Scarborough Harbour is located on the northeast coast in the shadow of Scarborough Castle and adjacent to the excellent South Bay beach.
The leisure berths in the outer harbour dry out at low tide. Vessels are expected to proceed at a slow speed within the harbour. Some areas within the harbour have restricted berthing for specific types of vessels.
Weather charts are posted at the lighthouse and port control or available from links on the BBC's 'Coast and Sea' Weather Centre.
Other than fishing vessels, pilotage is compulsory for all vessels over 37 metres total length.
The limits of Scarborough Harbour are northwards of a line from the extremity of the East Pier to the outer extremity of the West Pier.
The harbour authority has the power to order the navigation of vessels within 250 metres of the East Pier.
If all harbour users apply the following examples of good and proper practice, then the existing safe situation should be preserved within the harbour.
It was agreed that the main area of concern regarding possible interaction between vessels is approaching and leaving the harbour entrances and the area surrounding the inner harbour pontoons.
It is agreed that craft leaving the harbour should give way to craft entering.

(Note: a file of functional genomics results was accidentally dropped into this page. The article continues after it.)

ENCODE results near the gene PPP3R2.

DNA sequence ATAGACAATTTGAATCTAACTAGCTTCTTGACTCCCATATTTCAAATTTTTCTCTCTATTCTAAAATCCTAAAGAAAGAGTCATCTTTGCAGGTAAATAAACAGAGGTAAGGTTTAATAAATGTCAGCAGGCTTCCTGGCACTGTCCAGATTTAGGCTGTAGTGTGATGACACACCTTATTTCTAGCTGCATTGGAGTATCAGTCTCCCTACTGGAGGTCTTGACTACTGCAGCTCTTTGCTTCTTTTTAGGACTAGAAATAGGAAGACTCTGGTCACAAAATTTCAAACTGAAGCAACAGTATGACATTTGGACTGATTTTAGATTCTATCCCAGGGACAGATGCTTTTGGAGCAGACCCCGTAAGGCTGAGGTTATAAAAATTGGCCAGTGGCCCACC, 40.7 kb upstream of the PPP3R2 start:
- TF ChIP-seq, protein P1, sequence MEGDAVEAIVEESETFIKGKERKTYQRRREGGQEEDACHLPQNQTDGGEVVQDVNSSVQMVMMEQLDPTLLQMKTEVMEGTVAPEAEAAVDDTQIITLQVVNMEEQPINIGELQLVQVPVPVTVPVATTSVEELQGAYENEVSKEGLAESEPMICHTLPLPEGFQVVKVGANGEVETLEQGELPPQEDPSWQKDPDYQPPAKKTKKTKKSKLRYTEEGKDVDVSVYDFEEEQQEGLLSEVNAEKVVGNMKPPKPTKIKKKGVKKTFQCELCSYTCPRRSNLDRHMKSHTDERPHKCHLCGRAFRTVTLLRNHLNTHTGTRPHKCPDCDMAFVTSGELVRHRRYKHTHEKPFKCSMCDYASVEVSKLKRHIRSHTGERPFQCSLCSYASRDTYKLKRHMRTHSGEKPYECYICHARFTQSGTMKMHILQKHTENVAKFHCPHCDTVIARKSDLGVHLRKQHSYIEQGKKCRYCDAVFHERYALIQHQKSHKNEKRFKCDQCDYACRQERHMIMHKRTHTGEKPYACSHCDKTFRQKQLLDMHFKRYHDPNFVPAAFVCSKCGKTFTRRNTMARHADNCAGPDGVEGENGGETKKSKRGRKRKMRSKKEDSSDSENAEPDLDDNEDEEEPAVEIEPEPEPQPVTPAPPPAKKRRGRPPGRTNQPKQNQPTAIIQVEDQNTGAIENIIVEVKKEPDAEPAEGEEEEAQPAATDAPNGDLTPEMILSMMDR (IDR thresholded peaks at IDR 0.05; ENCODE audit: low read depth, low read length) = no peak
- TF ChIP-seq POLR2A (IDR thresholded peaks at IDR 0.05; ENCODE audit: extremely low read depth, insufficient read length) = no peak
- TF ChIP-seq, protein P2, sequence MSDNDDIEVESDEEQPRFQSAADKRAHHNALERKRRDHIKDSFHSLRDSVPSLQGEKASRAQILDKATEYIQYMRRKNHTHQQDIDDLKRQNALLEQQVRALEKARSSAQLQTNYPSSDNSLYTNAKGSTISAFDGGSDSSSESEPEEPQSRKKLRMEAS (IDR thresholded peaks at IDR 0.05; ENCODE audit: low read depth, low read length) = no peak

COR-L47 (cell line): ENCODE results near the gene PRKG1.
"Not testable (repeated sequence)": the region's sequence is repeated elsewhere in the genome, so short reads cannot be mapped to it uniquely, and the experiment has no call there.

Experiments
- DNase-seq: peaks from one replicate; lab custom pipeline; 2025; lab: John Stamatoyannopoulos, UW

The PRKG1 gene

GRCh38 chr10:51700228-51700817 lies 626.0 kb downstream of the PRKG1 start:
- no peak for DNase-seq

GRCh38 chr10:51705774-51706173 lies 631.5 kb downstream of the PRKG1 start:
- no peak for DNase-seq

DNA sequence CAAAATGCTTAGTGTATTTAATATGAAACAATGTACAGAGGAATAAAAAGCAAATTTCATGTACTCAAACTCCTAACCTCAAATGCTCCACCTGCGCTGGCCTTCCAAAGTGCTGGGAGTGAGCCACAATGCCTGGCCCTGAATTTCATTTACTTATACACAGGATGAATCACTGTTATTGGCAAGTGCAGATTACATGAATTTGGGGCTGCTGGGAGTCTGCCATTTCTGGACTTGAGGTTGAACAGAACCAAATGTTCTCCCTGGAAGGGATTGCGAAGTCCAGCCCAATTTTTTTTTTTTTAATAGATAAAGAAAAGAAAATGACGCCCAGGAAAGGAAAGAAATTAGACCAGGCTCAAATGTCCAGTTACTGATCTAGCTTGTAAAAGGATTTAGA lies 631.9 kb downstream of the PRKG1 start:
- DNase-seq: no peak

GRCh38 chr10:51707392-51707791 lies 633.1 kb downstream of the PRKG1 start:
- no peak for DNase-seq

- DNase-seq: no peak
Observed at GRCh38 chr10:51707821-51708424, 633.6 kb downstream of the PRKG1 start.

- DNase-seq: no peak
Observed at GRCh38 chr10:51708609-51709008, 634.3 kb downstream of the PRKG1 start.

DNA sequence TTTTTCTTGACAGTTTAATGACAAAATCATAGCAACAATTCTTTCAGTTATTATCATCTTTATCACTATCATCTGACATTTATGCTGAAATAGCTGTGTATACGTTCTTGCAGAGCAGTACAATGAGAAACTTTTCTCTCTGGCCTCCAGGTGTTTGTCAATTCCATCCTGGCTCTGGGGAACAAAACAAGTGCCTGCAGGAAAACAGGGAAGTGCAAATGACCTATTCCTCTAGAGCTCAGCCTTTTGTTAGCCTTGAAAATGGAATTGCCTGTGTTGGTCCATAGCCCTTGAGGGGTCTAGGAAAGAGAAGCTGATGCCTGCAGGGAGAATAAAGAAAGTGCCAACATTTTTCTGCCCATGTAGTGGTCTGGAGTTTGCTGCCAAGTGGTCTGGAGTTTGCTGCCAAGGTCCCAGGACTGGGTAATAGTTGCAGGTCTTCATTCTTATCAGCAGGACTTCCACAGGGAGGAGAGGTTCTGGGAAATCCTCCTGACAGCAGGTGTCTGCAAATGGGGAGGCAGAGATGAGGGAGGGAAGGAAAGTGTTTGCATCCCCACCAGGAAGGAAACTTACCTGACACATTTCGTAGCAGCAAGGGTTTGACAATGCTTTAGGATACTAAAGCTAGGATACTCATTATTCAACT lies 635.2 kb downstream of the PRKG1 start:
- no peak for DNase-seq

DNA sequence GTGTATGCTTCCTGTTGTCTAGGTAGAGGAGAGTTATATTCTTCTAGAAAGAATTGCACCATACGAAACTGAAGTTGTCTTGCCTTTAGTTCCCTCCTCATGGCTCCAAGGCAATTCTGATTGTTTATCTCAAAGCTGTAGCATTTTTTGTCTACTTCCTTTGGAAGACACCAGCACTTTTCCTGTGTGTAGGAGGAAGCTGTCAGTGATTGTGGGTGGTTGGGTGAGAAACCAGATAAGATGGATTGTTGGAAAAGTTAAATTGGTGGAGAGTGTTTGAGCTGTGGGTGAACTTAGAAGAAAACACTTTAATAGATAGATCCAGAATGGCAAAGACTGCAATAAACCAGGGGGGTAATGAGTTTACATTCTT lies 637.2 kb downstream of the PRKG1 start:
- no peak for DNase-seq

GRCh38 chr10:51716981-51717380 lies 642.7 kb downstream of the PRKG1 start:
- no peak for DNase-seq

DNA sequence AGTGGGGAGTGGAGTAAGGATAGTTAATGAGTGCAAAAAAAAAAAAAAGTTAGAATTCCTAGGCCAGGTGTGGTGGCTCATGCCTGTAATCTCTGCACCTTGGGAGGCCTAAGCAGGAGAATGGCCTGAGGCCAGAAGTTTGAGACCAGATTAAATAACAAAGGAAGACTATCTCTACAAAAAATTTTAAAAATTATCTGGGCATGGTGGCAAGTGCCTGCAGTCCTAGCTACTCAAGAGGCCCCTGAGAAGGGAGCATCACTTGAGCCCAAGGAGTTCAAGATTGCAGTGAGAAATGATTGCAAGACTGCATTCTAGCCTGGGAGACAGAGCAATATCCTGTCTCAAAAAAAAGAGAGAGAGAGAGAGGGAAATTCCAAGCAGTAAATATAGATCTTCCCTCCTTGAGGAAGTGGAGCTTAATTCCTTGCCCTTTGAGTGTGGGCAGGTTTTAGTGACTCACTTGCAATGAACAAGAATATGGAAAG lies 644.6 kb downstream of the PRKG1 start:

It is agreed that vessels equipped with VHF should maintain a listening watch on Channel 12, the harbour working channel in order that advice can be given by the harbour watch keepers and call when approaching or leaving the harbour to ascertain vessel movements prior to entry or departure.
All vessels should proceed at a moderate safe speed. This will be set by Byelaw at 5 knots. The skippers of all craft should be aware that they are responsible for the wake caused by the passage of their vessel and should proceed at such a speed so as to minimise any effects to other vessels operating within the harbour limits or to vessels moored alongside. A sign is erected at the entrance to the harbour to direct the skippers of vessels accordingly.
The practice of yachtsmen leaving the helm to adjust or set sail whilst still close to the harbour entrance was discussed. It is felt that this practice is imprudent whilst within the confines of the entrance and skippers should ensure that their craft are well clear of any traffic entering or leaving the harbour prior to carrying out this activity, no vessel shall operate under sail power alone within harbour limits, unless it is its sole means of propulsion.
The dangers of craft exiting the outer harbour underneath the Vincent Pier bridge were discussed, and it was felt that good practice would be for all vessels exiting/entering the outer / East harbour to use the East pier entrance when accessible during March to November to help ease the potential risk at peak times around the main entrance to the harbour.
Safe operating information is available to all day launched craft on safety notices distributed by harbour staff.